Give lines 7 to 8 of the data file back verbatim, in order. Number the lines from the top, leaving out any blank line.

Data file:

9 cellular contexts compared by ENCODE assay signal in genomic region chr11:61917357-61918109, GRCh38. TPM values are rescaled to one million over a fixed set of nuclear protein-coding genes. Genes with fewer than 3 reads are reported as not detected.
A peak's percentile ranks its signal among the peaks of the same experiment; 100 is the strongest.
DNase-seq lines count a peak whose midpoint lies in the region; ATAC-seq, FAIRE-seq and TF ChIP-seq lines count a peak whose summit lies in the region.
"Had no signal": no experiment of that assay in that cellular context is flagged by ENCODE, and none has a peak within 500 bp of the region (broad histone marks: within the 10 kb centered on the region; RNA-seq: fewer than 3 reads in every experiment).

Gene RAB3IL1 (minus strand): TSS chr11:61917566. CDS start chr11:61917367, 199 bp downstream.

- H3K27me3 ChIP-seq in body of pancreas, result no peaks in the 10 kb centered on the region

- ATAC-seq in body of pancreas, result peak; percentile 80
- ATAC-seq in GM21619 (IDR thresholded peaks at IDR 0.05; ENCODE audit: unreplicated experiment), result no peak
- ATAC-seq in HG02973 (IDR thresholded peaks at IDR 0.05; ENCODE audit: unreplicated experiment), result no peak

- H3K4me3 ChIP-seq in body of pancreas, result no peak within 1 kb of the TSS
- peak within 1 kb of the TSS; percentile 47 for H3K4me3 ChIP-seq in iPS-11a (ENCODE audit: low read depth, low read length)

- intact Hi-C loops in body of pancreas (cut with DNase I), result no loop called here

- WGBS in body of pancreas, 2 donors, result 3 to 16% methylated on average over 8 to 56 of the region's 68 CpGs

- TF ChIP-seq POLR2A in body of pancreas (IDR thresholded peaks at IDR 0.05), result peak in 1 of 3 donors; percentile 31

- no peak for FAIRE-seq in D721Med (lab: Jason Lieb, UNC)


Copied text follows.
- ATAC-seq in body of pancreas, result peak; percentile 80
- ATAC-seq in GM21619 (IDR thresholded peaks at IDR 0.05; ENCODE audit: unreplicated experiment), result no peak